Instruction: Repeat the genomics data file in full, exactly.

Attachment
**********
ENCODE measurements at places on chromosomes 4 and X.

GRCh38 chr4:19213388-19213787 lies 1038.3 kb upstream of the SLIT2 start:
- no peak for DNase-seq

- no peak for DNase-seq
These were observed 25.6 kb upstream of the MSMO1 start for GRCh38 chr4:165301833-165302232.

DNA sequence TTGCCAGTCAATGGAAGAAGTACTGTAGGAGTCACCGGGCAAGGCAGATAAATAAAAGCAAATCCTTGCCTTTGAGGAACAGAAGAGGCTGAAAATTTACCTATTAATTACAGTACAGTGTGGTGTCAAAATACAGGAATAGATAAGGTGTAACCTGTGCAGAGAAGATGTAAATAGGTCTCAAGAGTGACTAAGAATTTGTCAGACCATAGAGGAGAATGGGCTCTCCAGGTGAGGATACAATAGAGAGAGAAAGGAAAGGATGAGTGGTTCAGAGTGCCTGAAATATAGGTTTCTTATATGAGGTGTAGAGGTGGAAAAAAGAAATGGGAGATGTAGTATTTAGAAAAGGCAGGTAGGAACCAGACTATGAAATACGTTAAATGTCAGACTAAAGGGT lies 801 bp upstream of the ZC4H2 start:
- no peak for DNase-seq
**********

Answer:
ENCODE measurements at places on chromosomes 4 and X.

GRCh38 chr4:19213388-19213787 lies 1038.3 kb upstream of the SLIT2 start:
- no peak for DNase-seq

- no peak for DNase-seq
These were observed 25.6 kb upstream of the MSMO1 start for GRCh38 chr4:165301833-165302232.

DNA sequence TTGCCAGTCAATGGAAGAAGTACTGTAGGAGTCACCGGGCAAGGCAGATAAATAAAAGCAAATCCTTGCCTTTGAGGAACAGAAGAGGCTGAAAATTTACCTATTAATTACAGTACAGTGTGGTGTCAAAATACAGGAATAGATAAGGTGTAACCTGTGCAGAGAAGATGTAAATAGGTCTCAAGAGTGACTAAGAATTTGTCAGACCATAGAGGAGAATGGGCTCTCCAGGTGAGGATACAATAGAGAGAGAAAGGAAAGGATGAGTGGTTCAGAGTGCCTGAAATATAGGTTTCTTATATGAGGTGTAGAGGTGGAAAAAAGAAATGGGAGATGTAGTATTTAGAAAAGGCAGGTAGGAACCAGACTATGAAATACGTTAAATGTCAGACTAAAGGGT lies 801 bp upstream of the ZC4H2 start:
- no peak for DNase-seq